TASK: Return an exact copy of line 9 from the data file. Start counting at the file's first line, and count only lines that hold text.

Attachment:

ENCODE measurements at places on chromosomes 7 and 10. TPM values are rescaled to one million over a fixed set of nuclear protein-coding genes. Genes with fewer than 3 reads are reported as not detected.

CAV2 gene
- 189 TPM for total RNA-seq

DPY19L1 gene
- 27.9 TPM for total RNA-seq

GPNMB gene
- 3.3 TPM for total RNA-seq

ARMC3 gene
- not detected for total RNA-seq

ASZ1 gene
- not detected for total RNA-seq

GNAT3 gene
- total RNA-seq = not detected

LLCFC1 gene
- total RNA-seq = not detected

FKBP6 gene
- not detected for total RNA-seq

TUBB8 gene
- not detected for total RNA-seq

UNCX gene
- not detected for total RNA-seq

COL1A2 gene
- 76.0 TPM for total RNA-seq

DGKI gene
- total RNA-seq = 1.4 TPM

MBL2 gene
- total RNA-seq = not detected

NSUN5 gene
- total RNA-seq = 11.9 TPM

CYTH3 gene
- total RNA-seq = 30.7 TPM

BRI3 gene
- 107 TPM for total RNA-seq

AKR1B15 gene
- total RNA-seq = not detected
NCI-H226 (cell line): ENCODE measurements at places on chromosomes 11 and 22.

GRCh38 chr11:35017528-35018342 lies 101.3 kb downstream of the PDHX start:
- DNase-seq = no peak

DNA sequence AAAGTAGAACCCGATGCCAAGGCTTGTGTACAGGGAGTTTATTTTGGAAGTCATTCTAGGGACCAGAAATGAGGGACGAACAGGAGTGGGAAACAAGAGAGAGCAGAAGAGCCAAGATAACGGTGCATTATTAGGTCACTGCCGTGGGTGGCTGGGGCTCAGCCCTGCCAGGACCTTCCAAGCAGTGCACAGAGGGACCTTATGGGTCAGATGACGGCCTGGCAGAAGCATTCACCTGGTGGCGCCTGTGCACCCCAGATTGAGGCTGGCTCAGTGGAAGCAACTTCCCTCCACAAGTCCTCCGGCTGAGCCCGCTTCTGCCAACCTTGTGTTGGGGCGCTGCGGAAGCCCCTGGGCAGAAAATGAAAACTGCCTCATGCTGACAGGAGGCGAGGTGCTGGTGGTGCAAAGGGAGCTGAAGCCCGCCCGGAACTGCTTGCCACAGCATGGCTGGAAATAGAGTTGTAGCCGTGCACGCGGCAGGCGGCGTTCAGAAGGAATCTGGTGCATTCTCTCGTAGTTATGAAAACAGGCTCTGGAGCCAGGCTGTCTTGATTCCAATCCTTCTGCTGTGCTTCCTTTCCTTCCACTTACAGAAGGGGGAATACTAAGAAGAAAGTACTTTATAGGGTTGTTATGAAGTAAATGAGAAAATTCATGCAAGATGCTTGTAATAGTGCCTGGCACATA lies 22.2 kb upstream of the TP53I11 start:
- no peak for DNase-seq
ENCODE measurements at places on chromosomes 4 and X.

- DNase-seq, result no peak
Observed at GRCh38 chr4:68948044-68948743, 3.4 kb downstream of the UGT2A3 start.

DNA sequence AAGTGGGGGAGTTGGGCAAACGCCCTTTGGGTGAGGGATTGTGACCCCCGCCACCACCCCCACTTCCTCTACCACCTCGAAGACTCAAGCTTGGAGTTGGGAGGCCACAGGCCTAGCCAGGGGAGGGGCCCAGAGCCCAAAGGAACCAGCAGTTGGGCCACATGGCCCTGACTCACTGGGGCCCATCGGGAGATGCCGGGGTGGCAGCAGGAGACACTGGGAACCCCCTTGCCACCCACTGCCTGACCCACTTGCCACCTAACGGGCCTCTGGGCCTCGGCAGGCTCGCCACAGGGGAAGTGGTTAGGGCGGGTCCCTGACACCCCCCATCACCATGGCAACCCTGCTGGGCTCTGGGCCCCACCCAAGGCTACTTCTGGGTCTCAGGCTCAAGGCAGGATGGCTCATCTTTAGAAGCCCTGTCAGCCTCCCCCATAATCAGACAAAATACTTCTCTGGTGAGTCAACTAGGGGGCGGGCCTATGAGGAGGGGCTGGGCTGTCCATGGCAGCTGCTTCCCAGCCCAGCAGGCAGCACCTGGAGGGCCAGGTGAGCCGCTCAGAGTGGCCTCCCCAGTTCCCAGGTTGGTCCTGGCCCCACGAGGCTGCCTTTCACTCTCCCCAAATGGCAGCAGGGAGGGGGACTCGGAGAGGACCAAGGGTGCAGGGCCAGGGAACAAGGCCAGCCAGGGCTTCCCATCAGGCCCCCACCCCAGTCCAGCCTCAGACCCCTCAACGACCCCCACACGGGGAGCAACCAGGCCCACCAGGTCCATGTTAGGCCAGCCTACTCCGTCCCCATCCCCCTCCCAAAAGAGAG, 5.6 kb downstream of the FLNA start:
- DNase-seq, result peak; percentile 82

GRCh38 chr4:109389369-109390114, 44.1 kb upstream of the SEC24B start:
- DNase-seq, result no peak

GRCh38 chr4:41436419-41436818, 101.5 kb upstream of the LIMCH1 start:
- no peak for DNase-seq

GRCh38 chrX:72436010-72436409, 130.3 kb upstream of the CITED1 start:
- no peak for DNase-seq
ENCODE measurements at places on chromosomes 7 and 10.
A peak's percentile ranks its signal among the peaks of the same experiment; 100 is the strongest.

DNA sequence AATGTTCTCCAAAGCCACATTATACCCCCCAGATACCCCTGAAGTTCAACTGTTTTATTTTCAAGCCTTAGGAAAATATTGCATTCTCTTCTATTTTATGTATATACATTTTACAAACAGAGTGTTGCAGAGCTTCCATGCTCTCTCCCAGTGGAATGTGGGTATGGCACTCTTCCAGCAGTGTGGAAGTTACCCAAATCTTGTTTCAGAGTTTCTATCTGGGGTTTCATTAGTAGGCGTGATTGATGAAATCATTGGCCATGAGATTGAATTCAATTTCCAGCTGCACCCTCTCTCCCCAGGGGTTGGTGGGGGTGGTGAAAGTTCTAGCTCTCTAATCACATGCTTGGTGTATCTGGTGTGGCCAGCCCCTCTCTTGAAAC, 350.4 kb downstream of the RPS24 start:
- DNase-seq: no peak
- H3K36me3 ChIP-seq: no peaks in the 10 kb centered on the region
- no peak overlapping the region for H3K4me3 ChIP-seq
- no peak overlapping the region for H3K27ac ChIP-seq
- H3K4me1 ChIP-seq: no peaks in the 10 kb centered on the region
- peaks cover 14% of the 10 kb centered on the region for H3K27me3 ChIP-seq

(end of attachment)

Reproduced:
- not detected for total RNA-seq